08 Mar Fired Because of Bankruptcy Filing, Court Denies Relief
A Texas bankruptcy court ruled on December 30, 2009, that an employee who was fired after filing bankruptcy was not protected the bankruptcy code’s non-discrimination provision, 11 U.S.C. section 525(b). This section states as follows:
No private employer may terminate the employment of, or discriminate with respect to employment against, an individual who is or has been a debtor under this title … solely because such debtor … is or has been a debtor under this title…. 11 U.S.C. sec. 525(b).
In Banner v. ABF Freight System, Inc., 2009 WL 5216883 (Bky.N.D.Tex. Dec. 30, 2009), the debtorwas hiredas a sales representative for ABF in October 2006. All ABF employees were required to qualify for and maintain an American Express corporate card, to pay for customer entertainment and travel. In December 2007, the debtor filed bankruptcy and her American Express card was cancelled. One month later, a charge on the debtor’s American Express card was declined after lunch with a client. Her employer then fired her, and she sued, claiming that section 525(b) prevented this firing.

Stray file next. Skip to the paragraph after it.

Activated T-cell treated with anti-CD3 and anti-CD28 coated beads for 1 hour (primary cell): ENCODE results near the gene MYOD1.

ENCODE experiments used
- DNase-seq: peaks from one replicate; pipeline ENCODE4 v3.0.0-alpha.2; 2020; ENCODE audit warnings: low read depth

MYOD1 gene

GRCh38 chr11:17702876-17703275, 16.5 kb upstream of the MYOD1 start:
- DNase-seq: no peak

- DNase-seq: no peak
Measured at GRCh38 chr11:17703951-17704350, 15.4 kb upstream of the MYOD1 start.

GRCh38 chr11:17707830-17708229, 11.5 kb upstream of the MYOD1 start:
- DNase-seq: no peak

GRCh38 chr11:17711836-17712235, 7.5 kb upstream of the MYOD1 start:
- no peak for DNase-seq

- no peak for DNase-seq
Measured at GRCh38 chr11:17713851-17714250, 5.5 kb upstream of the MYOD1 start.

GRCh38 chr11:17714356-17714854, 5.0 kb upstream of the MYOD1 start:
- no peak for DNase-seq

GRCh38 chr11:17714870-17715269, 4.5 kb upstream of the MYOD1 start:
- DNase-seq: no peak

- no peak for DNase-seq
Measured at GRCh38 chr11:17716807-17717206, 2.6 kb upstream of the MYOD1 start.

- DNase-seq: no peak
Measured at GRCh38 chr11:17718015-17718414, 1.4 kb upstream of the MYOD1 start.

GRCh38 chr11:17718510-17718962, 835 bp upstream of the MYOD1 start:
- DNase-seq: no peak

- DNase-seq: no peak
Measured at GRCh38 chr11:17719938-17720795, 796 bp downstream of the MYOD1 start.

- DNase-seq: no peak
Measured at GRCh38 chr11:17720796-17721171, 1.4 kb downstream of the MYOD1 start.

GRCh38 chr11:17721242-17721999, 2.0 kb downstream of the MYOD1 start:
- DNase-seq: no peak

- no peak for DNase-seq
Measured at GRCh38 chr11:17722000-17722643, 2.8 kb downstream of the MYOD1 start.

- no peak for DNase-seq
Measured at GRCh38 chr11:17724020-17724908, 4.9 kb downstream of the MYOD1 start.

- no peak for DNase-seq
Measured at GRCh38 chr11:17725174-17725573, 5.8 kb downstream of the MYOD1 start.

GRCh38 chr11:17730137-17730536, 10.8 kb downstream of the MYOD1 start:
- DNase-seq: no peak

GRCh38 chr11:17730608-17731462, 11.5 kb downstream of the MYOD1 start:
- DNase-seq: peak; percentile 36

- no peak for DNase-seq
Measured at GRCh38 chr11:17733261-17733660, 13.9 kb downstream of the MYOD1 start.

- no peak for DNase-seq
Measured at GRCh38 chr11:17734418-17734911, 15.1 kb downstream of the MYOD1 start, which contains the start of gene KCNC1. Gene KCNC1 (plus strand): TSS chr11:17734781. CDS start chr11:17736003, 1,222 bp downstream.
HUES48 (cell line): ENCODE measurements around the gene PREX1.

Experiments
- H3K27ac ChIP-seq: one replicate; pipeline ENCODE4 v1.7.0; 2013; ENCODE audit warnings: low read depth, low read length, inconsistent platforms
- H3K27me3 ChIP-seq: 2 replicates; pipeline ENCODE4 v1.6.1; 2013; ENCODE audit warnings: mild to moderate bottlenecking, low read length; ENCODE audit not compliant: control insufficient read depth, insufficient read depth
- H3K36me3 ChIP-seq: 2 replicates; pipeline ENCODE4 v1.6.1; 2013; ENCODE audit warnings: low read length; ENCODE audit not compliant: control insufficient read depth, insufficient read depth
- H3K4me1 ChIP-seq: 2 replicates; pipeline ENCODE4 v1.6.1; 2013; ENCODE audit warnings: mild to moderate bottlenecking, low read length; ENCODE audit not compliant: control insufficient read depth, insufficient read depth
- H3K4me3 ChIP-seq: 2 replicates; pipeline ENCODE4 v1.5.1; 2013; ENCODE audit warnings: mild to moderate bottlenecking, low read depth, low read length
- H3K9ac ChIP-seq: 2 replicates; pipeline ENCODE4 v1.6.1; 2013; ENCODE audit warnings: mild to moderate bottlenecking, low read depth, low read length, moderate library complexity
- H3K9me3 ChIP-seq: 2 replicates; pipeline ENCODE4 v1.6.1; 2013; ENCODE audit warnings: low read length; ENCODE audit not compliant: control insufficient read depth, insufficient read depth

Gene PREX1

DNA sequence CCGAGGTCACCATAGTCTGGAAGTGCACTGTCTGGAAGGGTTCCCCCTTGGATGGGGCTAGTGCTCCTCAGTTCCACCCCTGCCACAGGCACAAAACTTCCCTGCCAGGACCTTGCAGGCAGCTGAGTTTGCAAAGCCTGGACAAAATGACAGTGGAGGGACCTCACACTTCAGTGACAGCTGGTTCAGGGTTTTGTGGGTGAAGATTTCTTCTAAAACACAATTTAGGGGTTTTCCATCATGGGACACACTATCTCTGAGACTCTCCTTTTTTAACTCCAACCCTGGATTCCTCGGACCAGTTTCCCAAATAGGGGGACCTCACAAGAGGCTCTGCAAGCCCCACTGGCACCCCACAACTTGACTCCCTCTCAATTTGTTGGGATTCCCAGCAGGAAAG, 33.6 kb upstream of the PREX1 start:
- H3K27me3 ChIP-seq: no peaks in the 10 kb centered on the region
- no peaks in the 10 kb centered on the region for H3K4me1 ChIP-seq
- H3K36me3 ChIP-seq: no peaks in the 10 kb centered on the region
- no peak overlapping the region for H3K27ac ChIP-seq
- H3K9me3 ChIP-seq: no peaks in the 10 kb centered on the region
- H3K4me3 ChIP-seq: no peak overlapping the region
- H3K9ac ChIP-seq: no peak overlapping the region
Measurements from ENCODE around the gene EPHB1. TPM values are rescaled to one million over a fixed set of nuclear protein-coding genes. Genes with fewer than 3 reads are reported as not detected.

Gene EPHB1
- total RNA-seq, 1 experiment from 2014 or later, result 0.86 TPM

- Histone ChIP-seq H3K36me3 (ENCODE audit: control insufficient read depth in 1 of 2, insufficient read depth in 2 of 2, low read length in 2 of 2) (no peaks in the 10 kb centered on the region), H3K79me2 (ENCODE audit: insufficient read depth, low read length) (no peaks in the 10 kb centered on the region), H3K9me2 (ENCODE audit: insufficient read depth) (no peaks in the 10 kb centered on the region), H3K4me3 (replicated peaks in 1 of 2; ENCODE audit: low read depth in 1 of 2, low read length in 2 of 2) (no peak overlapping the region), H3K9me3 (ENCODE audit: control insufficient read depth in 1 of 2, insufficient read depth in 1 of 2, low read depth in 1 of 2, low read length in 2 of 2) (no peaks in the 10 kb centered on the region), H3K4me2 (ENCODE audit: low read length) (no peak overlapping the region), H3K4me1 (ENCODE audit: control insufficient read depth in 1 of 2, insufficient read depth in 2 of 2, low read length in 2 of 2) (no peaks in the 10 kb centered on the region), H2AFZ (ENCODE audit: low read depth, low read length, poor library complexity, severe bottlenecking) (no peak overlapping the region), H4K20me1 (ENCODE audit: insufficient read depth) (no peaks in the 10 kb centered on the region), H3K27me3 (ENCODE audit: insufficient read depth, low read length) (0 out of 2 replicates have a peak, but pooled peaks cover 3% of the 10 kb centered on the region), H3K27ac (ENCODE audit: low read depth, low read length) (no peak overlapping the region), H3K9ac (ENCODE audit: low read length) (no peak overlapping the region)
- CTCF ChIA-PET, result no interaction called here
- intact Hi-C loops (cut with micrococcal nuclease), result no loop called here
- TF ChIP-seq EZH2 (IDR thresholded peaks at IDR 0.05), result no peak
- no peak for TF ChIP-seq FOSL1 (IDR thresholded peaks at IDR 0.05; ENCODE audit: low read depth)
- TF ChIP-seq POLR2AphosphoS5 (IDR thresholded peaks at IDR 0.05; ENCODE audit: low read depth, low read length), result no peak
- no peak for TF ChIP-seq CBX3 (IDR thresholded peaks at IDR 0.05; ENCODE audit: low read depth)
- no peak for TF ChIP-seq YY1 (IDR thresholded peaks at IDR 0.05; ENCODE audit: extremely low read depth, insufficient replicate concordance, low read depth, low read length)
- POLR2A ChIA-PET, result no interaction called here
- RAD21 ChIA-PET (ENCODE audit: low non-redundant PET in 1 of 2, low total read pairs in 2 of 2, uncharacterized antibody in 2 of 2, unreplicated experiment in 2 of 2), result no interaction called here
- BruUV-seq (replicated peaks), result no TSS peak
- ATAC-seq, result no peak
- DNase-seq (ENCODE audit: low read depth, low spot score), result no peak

The employer responded by pointing out that after it discovered that the debtor’s American Express card had been cancelled, it held a management meeting to determine whether an exception to its American Express card policy should be made in the debtor’s situation, or whether ABF should guarantee the card itself, as it sometimes had in the past for employees who had filed forbankruptcy. The debtor was informed at the meeting that she was being fired due to the bankruptcy having resulted in her American Express card being suspended.
ABF also claimed that the debtor’s job performance was poor, and that formed an alternate basis for firing her. It introduced into evidence several monthly sales audit reports which it claimed showed problems with the debtor’s sales achievements. The debtor countered by claiming that she had nevertheless been fired as a direct result of her bankruptcy filing.
The bankruptcy court disagreed that the debtor had been fired solely because of her bankruptcy filing, as section 525(b) prohibits. It was significant that ABF had considered making an exception to its American Express card policy, but that it had declined to do so in light of the debtor’s poor job performance. The court held that the debtor had failed to meet her burden of proving that she had been fired solely because of her bankruptcy filing, and accordingly her claims were dismissed.
Latest posts by Craig W. Andresen, Esq. (see all)
- Judicial Estoppel: Medical Malpractice Claim Survives Omission From Bankruptcy Schedule A/B - January 27, 2019
- Bankruptcy Rule 3002.1: An Unlikely New Weapon Against Debtors - January 9, 2017
- Court Says Chapter 7 Debtor May Not Have Two Cases Pending at Same Time - December 12, 2016
- Unsettled Question: Another Court Rules That Bankruptcy Client Worksheets Are Privileged - February 6, 2016
- Chapter 13 Debtor’s Lawsuit Tossed Out for Failure to List It in Bankruptcy Documents - January 31, 2016